Does you design support resumption with parameter(s)? (such as Python's
generator.send(x)). I suppose the "promise" could be used for passing data
both ways,

Correct.

The docs/Coroutines.rst states that:

   "A coroutine author or a frontend may designate a distinguished `alloca`
    that can be used to communicate with the coroutine."

What kind of communication happens is determined by the source language
coroutine constructs. An example later in the section shows how, as a consumer
of a coroutine, you can read the data from the promise. But that communication
can go the other way if you, instead, will be storing into the promise in main,
and loading from it in the coroutine.

coro.promise intrinsic gives you the address of the promise associated with a
particular coroutine instance and you (as frontend writer, or coroutine library
designer is free to do whatever you want with it).

please mention this explicitly in the design doc.

Would you suggest changes to the exact wording to make it clearer? I put it up
for review at: https://reviews.llvm.org/D22603, so you can just mark up the
changes you would like to see.

Also, how is loading/storing to promise going to be lowered?

The coro.promise intrinsics just gives you an address of the coroutine promise.
You, as frontend / library writer, know what is the promise and you emit
appropriate load or stores instructions.

If you have a synchronous scenario and a promise is plain int, you would use
plain loads and stores. If your promise is some complicated data structure
which has atomics and you use it from different threads, you would use
appropriate loads, stores, fences and synchronization primitives.

But all this is out of scope for docs/Coroutines.rst . It is up to the frontend,
library writer to decide how it wants to use the promise. The only special
handling that LLVM does for the coroutine promise is:

1) places the promise at deterministic offset in the coroutine frame
2) allows you to get an address of the promise given a coroutine handle and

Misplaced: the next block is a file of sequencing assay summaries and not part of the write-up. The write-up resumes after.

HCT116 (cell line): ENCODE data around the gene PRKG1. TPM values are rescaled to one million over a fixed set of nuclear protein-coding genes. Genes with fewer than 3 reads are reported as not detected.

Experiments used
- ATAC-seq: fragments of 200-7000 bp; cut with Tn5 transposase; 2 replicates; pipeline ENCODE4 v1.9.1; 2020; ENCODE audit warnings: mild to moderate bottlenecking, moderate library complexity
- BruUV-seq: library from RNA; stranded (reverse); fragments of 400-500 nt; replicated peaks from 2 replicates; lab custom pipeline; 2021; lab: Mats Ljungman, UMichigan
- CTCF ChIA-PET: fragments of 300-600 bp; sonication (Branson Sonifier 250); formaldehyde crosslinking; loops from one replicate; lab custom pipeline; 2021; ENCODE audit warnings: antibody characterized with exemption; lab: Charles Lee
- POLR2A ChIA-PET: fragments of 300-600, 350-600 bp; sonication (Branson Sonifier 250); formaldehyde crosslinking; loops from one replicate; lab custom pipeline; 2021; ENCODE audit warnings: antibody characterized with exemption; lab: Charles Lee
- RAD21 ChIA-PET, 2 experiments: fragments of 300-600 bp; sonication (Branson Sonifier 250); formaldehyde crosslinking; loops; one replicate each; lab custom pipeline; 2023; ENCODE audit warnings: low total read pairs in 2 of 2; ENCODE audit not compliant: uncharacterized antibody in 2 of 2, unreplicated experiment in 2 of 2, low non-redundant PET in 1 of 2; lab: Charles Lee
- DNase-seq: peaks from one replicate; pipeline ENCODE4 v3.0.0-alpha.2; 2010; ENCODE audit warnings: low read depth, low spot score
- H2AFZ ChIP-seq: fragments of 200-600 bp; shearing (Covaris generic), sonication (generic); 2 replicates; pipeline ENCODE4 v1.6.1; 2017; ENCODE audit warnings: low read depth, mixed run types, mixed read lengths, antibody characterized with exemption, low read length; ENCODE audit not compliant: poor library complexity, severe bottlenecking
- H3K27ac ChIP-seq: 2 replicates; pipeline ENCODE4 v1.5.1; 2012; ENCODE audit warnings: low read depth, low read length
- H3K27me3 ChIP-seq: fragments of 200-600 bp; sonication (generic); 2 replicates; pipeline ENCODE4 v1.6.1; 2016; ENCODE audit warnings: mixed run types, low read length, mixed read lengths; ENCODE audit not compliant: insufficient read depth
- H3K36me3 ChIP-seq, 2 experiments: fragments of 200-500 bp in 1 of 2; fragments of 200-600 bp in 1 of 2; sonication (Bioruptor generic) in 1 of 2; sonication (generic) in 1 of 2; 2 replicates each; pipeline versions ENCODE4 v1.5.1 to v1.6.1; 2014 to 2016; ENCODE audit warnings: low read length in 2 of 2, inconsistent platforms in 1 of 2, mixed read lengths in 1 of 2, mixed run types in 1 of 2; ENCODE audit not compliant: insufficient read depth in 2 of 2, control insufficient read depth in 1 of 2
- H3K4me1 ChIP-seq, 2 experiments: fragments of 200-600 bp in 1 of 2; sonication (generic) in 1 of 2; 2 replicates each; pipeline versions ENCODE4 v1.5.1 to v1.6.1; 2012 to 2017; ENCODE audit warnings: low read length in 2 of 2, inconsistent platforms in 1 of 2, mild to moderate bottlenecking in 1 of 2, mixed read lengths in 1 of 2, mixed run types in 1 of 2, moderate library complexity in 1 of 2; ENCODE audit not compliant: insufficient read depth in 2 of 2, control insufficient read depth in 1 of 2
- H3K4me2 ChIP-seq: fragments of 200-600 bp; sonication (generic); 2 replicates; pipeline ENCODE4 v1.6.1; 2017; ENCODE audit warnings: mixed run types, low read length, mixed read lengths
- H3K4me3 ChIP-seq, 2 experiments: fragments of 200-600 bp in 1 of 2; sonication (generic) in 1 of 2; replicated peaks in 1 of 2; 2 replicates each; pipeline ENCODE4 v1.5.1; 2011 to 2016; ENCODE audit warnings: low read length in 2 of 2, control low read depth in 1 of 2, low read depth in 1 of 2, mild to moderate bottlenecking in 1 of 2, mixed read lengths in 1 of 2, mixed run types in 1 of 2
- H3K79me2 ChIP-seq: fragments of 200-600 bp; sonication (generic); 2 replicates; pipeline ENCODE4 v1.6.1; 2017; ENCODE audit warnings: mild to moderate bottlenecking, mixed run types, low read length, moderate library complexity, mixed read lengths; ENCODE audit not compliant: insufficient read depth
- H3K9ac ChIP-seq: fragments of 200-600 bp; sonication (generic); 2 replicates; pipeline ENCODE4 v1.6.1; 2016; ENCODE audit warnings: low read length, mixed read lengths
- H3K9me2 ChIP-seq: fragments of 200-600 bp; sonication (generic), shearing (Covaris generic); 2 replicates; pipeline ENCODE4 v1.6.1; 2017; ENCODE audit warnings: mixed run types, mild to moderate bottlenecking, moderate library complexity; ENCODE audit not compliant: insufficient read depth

vice versa.

Cheers,
Gor

P.S. If you'd like to see a library implementation of a generator, please see:

Generator itself:
https://github.com/GorNishanov/clang/blob/coro-rfc/test/Coroutines/Inputs/generator.h

coroutine_handle (a C++ level abstraction mapping to llvm intrinsics)
https://github.com/GorNishanov/clang/blob/coro-rfc/test/Coroutines/Inputs/coroutine.h

and the use:

https://github.com/GorNishanov/clang/blob/coro-rfc/test/Coroutines/generator.cpp

Well, if start looking at those tests, you may enjoy coroutines in C via macros,
lowered to the same coroutine intrinsics :-).

https://github.com/GorNishanov/clang/blob/coro-rfc/test/Coroutines/coro.c

and

https://github.com/GorNishanov/clang/blob/coro-rfc/test/Coroutines/Inputs/coro.h

What I am getting at, is that ideally the parameters/return value of generator.send() should become parameters/return value of @f.Resume:
define @f.Resume(%f.Frame* %FramePtr, %Param);

They don’t need to be allocated in the coroutine frame at all. Do you think that LLVM will be able to perform such an optimization?

Hi Vadim:

What I am getting at, is that ideally the parameters/return value of
generator.send() should become parameters/return value of @f.Resume:
    define <return type> @f.Resume(%f.Frame* %FramePtr, <input type>
%Param);

Absolutely! I sketched out this approach and it looks like it can be build on
top of the current model. I have not designed nor implemented it yet and it is
not part of this RFC.

When I get to designing it, I can keep you in the loop if you are interested.

Gor

P.S.

BTW, you would need to have as many f.resume's as you have suspend points.
So that if you have a coroutine that looks like:

  task<void> f(AsyncStream& s) {
    int a = await s.ReadInt();
    float b = await s.ReadFloat();
  }

you would have:

  void f.resume.1(%f.Frame*, i32 result);
  void f.resume.2(%f.Frame*, float result);